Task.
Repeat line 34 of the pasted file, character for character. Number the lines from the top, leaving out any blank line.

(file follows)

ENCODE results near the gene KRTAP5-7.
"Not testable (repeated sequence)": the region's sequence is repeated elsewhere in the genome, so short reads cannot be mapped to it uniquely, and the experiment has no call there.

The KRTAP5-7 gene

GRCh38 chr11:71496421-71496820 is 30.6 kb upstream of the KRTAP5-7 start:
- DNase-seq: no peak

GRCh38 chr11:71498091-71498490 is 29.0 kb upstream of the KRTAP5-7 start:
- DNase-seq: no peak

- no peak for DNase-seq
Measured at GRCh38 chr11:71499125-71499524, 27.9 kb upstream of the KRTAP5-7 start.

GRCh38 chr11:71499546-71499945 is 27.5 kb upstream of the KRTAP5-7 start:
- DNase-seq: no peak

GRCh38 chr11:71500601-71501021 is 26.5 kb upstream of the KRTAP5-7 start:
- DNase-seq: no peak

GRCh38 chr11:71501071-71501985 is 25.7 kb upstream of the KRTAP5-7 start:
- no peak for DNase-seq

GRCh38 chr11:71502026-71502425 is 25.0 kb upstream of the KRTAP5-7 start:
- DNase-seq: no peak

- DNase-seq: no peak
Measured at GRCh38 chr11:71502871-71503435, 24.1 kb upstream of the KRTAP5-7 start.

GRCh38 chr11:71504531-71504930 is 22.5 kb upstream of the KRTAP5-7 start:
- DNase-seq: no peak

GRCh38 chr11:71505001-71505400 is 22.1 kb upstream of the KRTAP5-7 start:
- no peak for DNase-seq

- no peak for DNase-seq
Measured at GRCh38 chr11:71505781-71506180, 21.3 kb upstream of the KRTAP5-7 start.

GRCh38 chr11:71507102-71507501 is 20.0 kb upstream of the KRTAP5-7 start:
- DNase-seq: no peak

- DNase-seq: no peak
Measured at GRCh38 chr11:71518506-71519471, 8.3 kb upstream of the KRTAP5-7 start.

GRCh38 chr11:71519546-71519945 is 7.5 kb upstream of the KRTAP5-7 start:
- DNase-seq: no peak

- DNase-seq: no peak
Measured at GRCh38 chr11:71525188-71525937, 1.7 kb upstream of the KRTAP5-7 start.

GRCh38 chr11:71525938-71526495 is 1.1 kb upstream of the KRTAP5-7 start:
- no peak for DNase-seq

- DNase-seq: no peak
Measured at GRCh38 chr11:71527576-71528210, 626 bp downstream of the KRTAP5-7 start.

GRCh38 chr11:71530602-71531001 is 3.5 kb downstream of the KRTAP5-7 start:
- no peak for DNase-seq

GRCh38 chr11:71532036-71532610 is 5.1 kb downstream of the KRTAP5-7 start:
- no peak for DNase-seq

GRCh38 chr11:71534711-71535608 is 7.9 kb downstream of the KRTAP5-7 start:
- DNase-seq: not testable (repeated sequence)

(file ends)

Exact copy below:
GRCh38 chr11:71525938-71526495 is 1.1 kb upstream of the KRTAP5-7 start: